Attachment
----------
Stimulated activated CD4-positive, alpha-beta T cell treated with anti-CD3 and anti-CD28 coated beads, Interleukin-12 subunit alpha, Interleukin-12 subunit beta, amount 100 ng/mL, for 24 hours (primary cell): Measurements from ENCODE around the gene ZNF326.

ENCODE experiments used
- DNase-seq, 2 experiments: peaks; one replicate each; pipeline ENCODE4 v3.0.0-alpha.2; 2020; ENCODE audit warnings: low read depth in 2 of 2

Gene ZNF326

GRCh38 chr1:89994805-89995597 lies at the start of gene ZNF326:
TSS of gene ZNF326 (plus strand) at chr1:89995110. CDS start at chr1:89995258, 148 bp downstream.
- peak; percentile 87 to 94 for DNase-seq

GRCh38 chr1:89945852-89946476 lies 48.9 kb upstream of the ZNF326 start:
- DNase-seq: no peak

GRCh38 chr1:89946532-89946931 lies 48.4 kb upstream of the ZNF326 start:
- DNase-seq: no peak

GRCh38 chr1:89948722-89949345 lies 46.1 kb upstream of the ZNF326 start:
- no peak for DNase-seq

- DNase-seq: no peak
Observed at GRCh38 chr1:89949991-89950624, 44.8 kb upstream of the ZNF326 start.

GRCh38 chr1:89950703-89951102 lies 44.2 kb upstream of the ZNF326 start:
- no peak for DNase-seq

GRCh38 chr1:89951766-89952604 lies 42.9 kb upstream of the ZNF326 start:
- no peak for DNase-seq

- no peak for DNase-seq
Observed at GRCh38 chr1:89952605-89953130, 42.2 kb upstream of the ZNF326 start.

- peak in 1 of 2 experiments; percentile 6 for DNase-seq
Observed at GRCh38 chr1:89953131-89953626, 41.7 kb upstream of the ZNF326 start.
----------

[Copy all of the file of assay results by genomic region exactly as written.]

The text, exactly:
Stimulated activated CD4-positive, alpha-beta T cell treated with anti-CD3 and anti-CD28 coated beads, Interleukin-12 subunit alpha, Interleukin-12 subunit beta, amount 100 ng/mL, for 24 hours (primary cell): Measurements from ENCODE around the gene ZNF326.

ENCODE experiments used
- DNase-seq, 2 experiments: peaks; one replicate each; pipeline ENCODE4 v3.0.0-alpha.2; 2020; ENCODE audit warnings: low read depth in 2 of 2

Gene ZNF326

GRCh38 chr1:89994805-89995597 lies at the start of gene ZNF326:
TSS of gene ZNF326 (plus strand) at chr1:89995110. CDS start at chr1:89995258, 148 bp downstream.
- peak; percentile 87 to 94 for DNase-seq

GRCh38 chr1:89945852-89946476 lies 48.9 kb upstream of the ZNF326 start:
- DNase-seq: no peak

GRCh38 chr1:89946532-89946931 lies 48.4 kb upstream of the ZNF326 start:
- DNase-seq: no peak

GRCh38 chr1:89948722-89949345 lies 46.1 kb upstream of the ZNF326 start:
- no peak for DNase-seq

- DNase-seq: no peak
Observed at GRCh38 chr1:89949991-89950624, 44.8 kb upstream of the ZNF326 start.

GRCh38 chr1:89950703-89951102 lies 44.2 kb upstream of the ZNF326 start:
- no peak for DNase-seq

GRCh38 chr1:89951766-89952604 lies 42.9 kb upstream of the ZNF326 start:
- no peak for DNase-seq

- no peak for DNase-seq
Observed at GRCh38 chr1:89952605-89953130, 42.2 kb upstream of the ZNF326 start.

- peak in 1 of 2 experiments; percentile 6 for DNase-seq
Observed at GRCh38 chr1:89953131-89953626, 41.7 kb upstream of the ZNF326 start.